Downtown movie theater 'getting VIP treatment'

Posted Sunday, Mar. 03, 2013  comments  Print Reprints
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The AMC Palace 9 movie theater in Sundance Square is getting its first major face-lift since opening 17 years ago.

The downtown Fort Worth theater will become one of the first AMC theaters in the country with plush power recliners and footrests, which AMC spokesman Ryan Noonan says provide for a phenomenal movie-watching experience. The Palace 9 will be among about 10 AMC theaters to have them, Noonan said.

Because the recliners are larger than the current seats, capacity in those theaters will be cut by at least 50 percent, he said. Renovations will also include new carpet and paint, updated restrooms and a redesigned concession area. The theater is also considering adding a bar or lounge to serve beer, wine and cocktails, Noonan said. New Coca-Cola Freestyle machines, which offer 120 drink options, are also being added.

"It's getting the VIP treatment," Noonan said of the theater at 220 E. Third St. "It is a whole new look and a whole new feel."

Work could start this spring and be completed by late summer. The theater will remain open during construction.

"What we are doing at AMC Palace 9 will help redefine 'going to the movies' in terms of comfort and presentation," said Mark McDonald, executive vice president of development at AMC.

AMC joins other theater chains in adding upscale amenities, including improved seating, dining service and 3-D capability.

"The renovations at the AMC, coupled with the vast selection of restaurants and the plaza opening in October, will further engrain Sundance Square as the premier North Texas entertainment destination," said Johnny Campbell, Sundance Square president and CEO.

Ohio State rejects Cowboys

The Dallas Cowboys, still reeling from a disappointing season on the football field last year, are trying to bounce back from a setback off the field as well.

In November, the Cowboys' Silver Star Merchandising unit lost a bid for a big apparel contract at Ohio State University after United Students Against Sweatshops waged a campaign accusing the Cowboys of using overseas garment factories with troubling working conditions. Ohio State awarded the $97 million apparel contract to the team of J. America Sportswear and Fanatics Inc.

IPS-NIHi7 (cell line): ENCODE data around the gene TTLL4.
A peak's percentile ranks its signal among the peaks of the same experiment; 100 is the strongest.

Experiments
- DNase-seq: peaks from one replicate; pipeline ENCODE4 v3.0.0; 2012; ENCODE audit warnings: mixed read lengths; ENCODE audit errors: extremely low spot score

The Ohio State bid was part of a recent effort by the Cowboys, one of the top sellers of merchandise in the NFL, to go after big apparel deals with major colleges. It landed its first contract with the University of Southern California before running into opposition at Ohio State.

Many U.S. apparel companies have come under pressure to improve working conditions at Third World garment factories, now the center of global apparel manufacturing, amid reports of very low wages, long hours and safety problems. Fatal garment factory fires last year in Bangladesh and Pakistan put the spotlight on companies, including Wal-Mart, Walt Disney and Fort Worth-based Dickies.

United Students Against Sweatshops was formed in the late 1990s to bring attention to the issue on college campuses. The group has forced brands to disclose the location of supplier factories, said Garrett Shishido Strain, the international campaign coordinator. Other campaigns have been waged against Adidas and Russell Athletics, he said.

Losing the Ohio State contract, Shishido said, sent the Cowboys "a strong message that if they don't change, they won't be able to get any of these deals."

Cowboys spokesman Brett Daniels said the Cowboys affiliate, 289c Apparel, operates under a Code of Conduct and wants to work with its foreign suppliers "to make them better for everyone." Last year, he said, the Cowboys were accepted into the Fair Labor Association, a group of businesses, universities and organizations that have pledged to uphold international labor standards. It also invested in a project with Better Factories Cambodia aimed at fostering communication between workers and its group using cellphones.

The Cowboys plan to seek out other college apparel business, he said.

-- Steve Kaskovich

Sandra Baker, 817-390-7727

sabaker@star-telegram.com

Jim Fuquay, 817-390-7552

jfuquay@star-telegram.com

Barry Shlachter, 817-390-7718

barry@star-telegram.com

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